Is fluoride in drinking water safe? What to know as some cities ban it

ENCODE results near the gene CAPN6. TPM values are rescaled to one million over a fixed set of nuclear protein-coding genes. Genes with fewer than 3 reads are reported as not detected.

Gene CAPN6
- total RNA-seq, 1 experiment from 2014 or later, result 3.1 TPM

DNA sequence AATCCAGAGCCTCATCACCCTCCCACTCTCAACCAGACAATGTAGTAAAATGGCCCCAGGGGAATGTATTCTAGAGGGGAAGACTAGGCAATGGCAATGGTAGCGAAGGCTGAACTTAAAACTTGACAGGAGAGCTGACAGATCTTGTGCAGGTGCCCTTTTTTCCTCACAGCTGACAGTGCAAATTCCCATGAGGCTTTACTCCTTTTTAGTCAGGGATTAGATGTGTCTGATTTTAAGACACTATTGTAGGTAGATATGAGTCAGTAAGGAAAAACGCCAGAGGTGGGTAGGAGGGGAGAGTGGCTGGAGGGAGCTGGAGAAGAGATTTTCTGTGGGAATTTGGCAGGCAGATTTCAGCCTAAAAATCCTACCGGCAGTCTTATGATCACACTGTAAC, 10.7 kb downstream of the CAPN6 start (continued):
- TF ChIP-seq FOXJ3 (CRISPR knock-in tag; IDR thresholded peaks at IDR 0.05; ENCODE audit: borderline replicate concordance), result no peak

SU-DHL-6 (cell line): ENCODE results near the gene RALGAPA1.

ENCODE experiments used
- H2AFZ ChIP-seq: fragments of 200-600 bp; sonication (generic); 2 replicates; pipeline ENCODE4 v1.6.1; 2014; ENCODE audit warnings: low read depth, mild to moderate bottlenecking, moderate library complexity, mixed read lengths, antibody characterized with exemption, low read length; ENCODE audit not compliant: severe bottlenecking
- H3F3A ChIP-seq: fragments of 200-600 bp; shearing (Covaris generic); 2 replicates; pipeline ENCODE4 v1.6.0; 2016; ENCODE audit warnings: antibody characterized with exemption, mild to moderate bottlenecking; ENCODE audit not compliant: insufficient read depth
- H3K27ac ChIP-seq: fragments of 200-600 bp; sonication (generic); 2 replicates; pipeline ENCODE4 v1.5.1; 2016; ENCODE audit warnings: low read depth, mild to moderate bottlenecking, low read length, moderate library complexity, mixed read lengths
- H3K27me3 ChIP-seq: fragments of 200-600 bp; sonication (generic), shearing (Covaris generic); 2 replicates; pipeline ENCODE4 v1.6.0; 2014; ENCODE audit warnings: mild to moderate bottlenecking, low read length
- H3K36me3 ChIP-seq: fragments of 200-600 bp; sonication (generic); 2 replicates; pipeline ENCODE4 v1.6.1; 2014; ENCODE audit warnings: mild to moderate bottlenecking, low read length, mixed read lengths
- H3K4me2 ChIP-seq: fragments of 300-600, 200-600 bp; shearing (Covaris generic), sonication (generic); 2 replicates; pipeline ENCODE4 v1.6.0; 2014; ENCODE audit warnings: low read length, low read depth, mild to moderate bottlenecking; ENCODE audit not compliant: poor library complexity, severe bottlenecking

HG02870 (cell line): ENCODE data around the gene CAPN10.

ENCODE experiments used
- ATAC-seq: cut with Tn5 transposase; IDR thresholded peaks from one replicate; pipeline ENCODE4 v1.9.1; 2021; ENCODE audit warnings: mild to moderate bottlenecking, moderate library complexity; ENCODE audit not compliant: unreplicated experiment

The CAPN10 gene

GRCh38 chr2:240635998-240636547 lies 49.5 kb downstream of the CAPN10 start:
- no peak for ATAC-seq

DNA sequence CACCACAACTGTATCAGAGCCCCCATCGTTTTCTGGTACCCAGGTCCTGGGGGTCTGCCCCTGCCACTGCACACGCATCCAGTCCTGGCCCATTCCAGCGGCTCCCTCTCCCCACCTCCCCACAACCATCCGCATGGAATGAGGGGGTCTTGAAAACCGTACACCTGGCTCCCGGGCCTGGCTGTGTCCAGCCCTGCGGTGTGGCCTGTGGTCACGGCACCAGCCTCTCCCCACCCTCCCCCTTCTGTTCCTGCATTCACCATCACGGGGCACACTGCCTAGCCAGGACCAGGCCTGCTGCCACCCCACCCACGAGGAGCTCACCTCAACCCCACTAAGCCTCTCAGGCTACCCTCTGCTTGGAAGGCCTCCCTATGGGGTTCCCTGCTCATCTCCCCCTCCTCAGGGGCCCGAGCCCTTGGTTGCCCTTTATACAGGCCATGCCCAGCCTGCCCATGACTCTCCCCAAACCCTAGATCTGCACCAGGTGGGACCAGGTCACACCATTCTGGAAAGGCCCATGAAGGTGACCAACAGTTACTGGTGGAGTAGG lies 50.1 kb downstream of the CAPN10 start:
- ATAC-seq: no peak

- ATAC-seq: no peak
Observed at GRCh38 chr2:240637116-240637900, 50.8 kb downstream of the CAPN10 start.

The culture wars have a new target: your teeth. Communities across the U.S. are ending public water fluoridation programs, often spurred by groups that insist that people should decide whether they want the mineral — long proven to fight cavities — added to their water supplies. The push to flush it from water systems seems to be increasingly fueled by pandemic-related mistrust of government oversteps and misleading claims, experts say, that fluoride is harmful.“The anti-fluoridation movement gained steam with Covid,” said Dr. Meg Lochary, a pediatric dentist in Union County, North Carolina. “We’ve seen an increase of people who either don’t want fluoride or are skeptical about it.”There should be no question about the dental benefits of fluoride, Lochary and other experts say. Major public health groups, including the American Dental Association, the American Academy of Pediatrics and the Centers for Disease Control and Prevention, support the use of fluoridated water. All cite studies that show it reduces tooth decay by 25%. “Drinking fluoridated water keeps teeth strong and reduces cavities,” the CDC said in a statement to NBC News. Still, the resistance to fluoride has been building for decades. More recently, the sticking point is about control.It wasn’t “whether fluoride was good or bad,” said Brian Helms, a Union County commissioner who voted against adding fluoride to the local water supply in February. “The real deciding factor for my vote was a matter of consent.” He and others were swayed by people like Abigail Prado, the chair of a right-wing group called Moms For Liberty, who questioned the addition of fluoride in public water systems at Union County hearings on the issue.“It’s the only treatment that the government just mass issues to its citizens,” Prado said in an interview. “That’s not right.” Union County, just south of Charlotte, is just the latest community to reject fluoridated water. Since 2010, more than 150 towns or counties throughout the country have voted to keep fluoride out of public water systems or to stop adding it, according to the Fluoride Action Network, an anti-fluoride group. Lawmakers in Georgia, Kentucky and Nebraska have filed bills that would end fluoride mandates in some of their larger communities. Within the past few months, local leaders in Collier County, Florida, and Amery, Wisconsin, voted to stop adding fluoride to public water systems. Last year, lawmakers in State College, Pennsylvania, and Brushy Creek, Texas, did the same.A federal judge in California is considering whether that research should stop health officials from adding fluoride to drinking water. There have been more than 100 lawsuits over the years trying to get rid of fluoride, without success, according to the American Fluoridation Society, an advocacy group. The anti-fluoride movement is troubling to doctors who treat children and others vulnerable to tooth decay.“Community water fluoridation was revolutionary in terms of how it improved the oral health and dental health in our country,” said Dr. Charlotte Lewis, a professor of pediatrics at the University of Washington School of Medicine, with the “most dramatic effect in those populations that are lower-income and have less access to dental care.”“I think we’re going to take big steps backwards,” she said.How does fluoride work? How did it become the ‘bad guy’?Bacteria in the mouth make acid, which weakens teeth and leads to decay. Fluoride counters that process in two ways: It reduces the amount of cavity-causing acids in saliva and strengthens enamel, the tooth’s protective outer layer.  Applying fluoride directly to the teeth through toothpaste or rinses is important, but Lochary said small amounts circulating in the body are critical for young kids who still have their baby teeth. “Prior to the age of 6, you need to have some fluoride that you swallow so that it can get into the developing permanent teeth,” she said. “That’s the most important time for systemic fluoride.” It was in the early 1900s that experts first suspected something in the environment was affecting teeth. A dentist who moved from the East Coast to Colorado Springs, Colorado, noticed that people born in the area had dental anomalies he’d never seen before: teeth that were stained with dark brown spots but highly resistant to decay. Experts eventually discovered that the water in Colorado Springs had unusually high levels of fluoride — up to 12 milligrams per liter. Fluoride is a mineral found naturally in rocks, which then leaches into soil, rivers and lakes.Grand Rapids, Michigan, became the first community in the world to add fluoride to its water supply in 1945. Within a decade, cavities among young children in the town had plummeted by 60%. Despite the dramatic reduction in cavities in kids, the Grand Rapids program was mishandled from the beginning. Residents weren’t immediately told that fluoride had been added to their water supply, leading to distrust in local lawmakers and their ability to make appropriate decisions about additives in the water. That triggered a pushback against fluoride in drinking water that has continued.In 2015, the U.S. Public Health Service, under the Department of Health and Human Services, set the optimal level of fluoride in water at 0.7 milligrams per liter — a level that, after decades of real-world use, experts said, would help protect teeth without staining them.As of this year, nearly two-thirds of the U.S. population with public water access use drinking water with fluoride, according to the CDC. A dramatic difference The positive impact of fluoride on kids’ teeth is easy to see, said Dr. Frank Courts, a pediatric dentist who has had offices in Ashe County, a rural community in Western North Carolina’s Blue Ridge Mountains, and in Nash County, a rural area east of Raleigh.“The difference between the level of tooth decay in children is dramatic,” he said. His very young patients in Nash County tend to have fewer and smaller cavities. In Ashe County, children are significantly more likely to have permanent teeth so badly decayed that they have to be pulled before middle school, he said.“Kids in high school have black front teeth,” Courts said of his practice in the western mountain region. “We see many young adults that have all their teeth already extracted and are wearing dentures in their 20s.”Just over 10% of kindergartners in Nash County, which has added fluoride, had been treated for tooth decay in 2022-2023, according to the state Department of Health and Human Services. That percentage swelled to more than 44% in Ashe County, whose residents largely rely on nonfluoridated well and spring water. Both counties have similar income levels and rates of poverty. What explains the difference, Courts said, is that Nash County adds fluoride to its water supply. Ashe County doesn’t.Even though Medicaid covers oral health for children, only 50% receive those services, said Dr. Julie Morita, executive vice president of the Robert Wood Johnson Foundation.“People who don’t have access to dental care benefit even more from fluoridated water,” she said. “If they didn’t get fluoridated water, they’d be more likely to get cavities.”The science behind fluorideThe fluoride issue goes well beyond medical freedom. The latest tactic used by anti-fluoride activists mirrors that of anti-vaccine groups: strike fear in the hearts of moms and dads.Similar to the anti-vaccine movement, which has focused on disgraced research associating the mumps, measles and rubella shots with autism, groups opposed to fluoride tend to rely on one study that suggests the mineral is a neurotoxin that lowers children’s level of intelligence. A 2019 study, published in a well-respected journal, JAMA Pediatrics, found that IQ levels were slightly lower in 3- and 4-year-old children whose mothers had higher measures of fluoride in their urine when they were pregnant. Researchers concluded that pregnant women may want to avoid fluoride.“We have a possible risk,” an author of the study, Dr. Bruce Lanphear, a professor of health sciences at Simon Fraser University in Canada, said in an interview. “It’s absolutely time for us to hit pause on this strategy.”Lanphear stopped short of saying fluoride should be pulled from water supplies, and he said more research is needed. No other studies have shown similar findings. Even though a direct link has never been proven, the damage has been done, said Dr. Charlotte Lewis, a professor of pediatrics at the University of Washington School of Medicine.“It doesn’t matter how much you try to dispel that,” Lewis said. “The onus is on us to continue to get that information out there. It’s a battle just like it’s a battle with the anti-vax folks.”Dr. Donald Chi, a pediatric dentist at Seattle Children’s Hospital, said he has had to rethink how he talks with parents concerned about fluoride. The conversation starts not with data, but with empathy.“There’s a lot of disinformation out there that preys on the vulnerability of parents,” Chi said. “People don’t want information. They just want to talk through it and process it.”Richard Carpiano, a public health scientist at the University of California, Riverside, said, “This is an unintended consequence of parents being good parents.” Should pregnant women avoid fluoride?The American College of Gynecologists and Obstetricians recommends that pregnant women use fluoridated toothpaste and mouth rinses to maintain their oral health, but it doesn’t take a position on fluoridated water.Dr. Nathaniel DeNicola, an OB/GYN in private practice in Yorba Linda, California, hosts a podcast about possible effects of environmental toxins on pregnancy health. Microplastics, pesticides and air pollution are some examples. Fluoride isn’t.“To be honest, fluoride doesn’t really rise to much attention when I’m counseling patients about things to be worried about in their drinking water,” DeNicola said. “Fluoride doesn’t fit in one of those categories we’re worried about.” Searching for solid evidenceThe fluoride opposition argues there has never been a double-blinded, randomized, controlled clinical trial — the gold standard of scientific research — looking at the effects of fluoride on children. Researchers at the University of North Carolina, Chapel Hill, are recruiting 200 children under 6 months old to use either fluoridated or nonfluoridated bottled water in their formula and drinking water. Neither the researchers nor the families will know which kind of water will be given.“I took that as a particular challenge,” said Gary Slade, a professor of dentistry at the Adams School of Dentistry at UNC-Chapel Hill.The plan is to follow the children for four years to see how their teeth are developing. While the study isn’t funded to include a look at the kids’ IQ levels, it’s possible the study will expand, Slade said. “It is a perfect situation to look at the IQ of those children when they turn 4,” Slade said. “We’d still have time to add on that component to this study.”Lochary said she regularly works to alleviate concerns among families who have heard that fluoride may be detrimental to kids.“We get people who don’t want fluoride, and their kids will come in with a mouth full of decay. Then they won’t want us to do any treatment,” Lochary said. “I’m like, ‘Listen, dental infections can be very dangerous. You can end up in the hospital.’”